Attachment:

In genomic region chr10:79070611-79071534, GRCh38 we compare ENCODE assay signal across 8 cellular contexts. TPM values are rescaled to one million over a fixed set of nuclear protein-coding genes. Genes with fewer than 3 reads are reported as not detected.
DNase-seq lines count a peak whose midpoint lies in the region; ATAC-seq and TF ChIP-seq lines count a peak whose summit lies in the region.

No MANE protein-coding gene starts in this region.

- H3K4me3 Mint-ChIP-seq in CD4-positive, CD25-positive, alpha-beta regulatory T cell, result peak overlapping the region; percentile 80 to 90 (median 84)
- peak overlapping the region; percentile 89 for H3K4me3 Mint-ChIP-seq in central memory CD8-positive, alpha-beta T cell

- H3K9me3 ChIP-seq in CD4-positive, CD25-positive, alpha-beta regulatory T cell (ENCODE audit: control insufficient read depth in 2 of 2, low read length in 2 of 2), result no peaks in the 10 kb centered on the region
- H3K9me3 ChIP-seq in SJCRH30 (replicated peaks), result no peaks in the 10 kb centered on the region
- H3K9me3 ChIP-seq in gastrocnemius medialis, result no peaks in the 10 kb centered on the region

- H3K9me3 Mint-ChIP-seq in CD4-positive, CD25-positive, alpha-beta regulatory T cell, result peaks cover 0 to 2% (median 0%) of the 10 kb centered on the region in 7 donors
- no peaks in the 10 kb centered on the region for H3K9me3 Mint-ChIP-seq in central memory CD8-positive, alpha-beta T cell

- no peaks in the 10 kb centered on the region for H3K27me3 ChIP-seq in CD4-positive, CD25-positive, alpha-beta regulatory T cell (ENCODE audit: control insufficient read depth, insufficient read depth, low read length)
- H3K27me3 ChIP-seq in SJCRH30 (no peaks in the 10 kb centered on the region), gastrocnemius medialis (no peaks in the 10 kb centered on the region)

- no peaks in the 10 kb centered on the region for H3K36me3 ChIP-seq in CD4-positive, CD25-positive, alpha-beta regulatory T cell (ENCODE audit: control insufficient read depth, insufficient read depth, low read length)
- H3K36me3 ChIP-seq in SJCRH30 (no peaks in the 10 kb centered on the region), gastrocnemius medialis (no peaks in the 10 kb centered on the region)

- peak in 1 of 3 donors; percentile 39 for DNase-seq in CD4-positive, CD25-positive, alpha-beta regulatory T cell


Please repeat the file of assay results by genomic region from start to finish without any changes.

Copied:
In genomic region chr10:79070611-79071534, GRCh38 we compare ENCODE assay signal across 8 cellular contexts. TPM values are rescaled to one million over a fixed set of nuclear protein-coding genes. Genes with fewer than 3 reads are reported as not detected.
DNase-seq lines count a peak whose midpoint lies in the region; ATAC-seq and TF ChIP-seq lines count a peak whose summit lies in the region.

No MANE protein-coding gene starts in this region.

- H3K4me3 Mint-ChIP-seq in CD4-positive, CD25-positive, alpha-beta regulatory T cell, result peak overlapping the region; percentile 80 to 90 (median 84)
- peak overlapping the region; percentile 89 for H3K4me3 Mint-ChIP-seq in central memory CD8-positive, alpha-beta T cell

- H3K9me3 ChIP-seq in CD4-positive, CD25-positive, alpha-beta regulatory T cell (ENCODE audit: control insufficient read depth in 2 of 2, low read length in 2 of 2), result no peaks in the 10 kb centered on the region
- H3K9me3 ChIP-seq in SJCRH30 (replicated peaks), result no peaks in the 10 kb centered on the region
- H3K9me3 ChIP-seq in gastrocnemius medialis, result no peaks in the 10 kb centered on the region

- H3K9me3 Mint-ChIP-seq in CD4-positive, CD25-positive, alpha-beta regulatory T cell, result peaks cover 0 to 2% (median 0%) of the 10 kb centered on the region in 7 donors
- no peaks in the 10 kb centered on the region for H3K9me3 Mint-ChIP-seq in central memory CD8-positive, alpha-beta T cell

- no peaks in the 10 kb centered on the region for H3K27me3 ChIP-seq in CD4-positive, CD25-positive, alpha-beta regulatory T cell (ENCODE audit: control insufficient read depth, insufficient read depth, low read length)
- H3K27me3 ChIP-seq in SJCRH30 (no peaks in the 10 kb centered on the region), gastrocnemius medialis (no peaks in the 10 kb centered on the region)

- no peaks in the 10 kb centered on the region for H3K36me3 ChIP-seq in CD4-positive, CD25-positive, alpha-beta regulatory T cell (ENCODE audit: control insufficient read depth, insufficient read depth, low read length)
- H3K36me3 ChIP-seq in SJCRH30 (no peaks in the 10 kb centered on the region), gastrocnemius medialis (no peaks in the 10 kb centered on the region)

- peak in 1 of 3 donors; percentile 39 for DNase-seq in CD4-positive, CD25-positive, alpha-beta regulatory T cell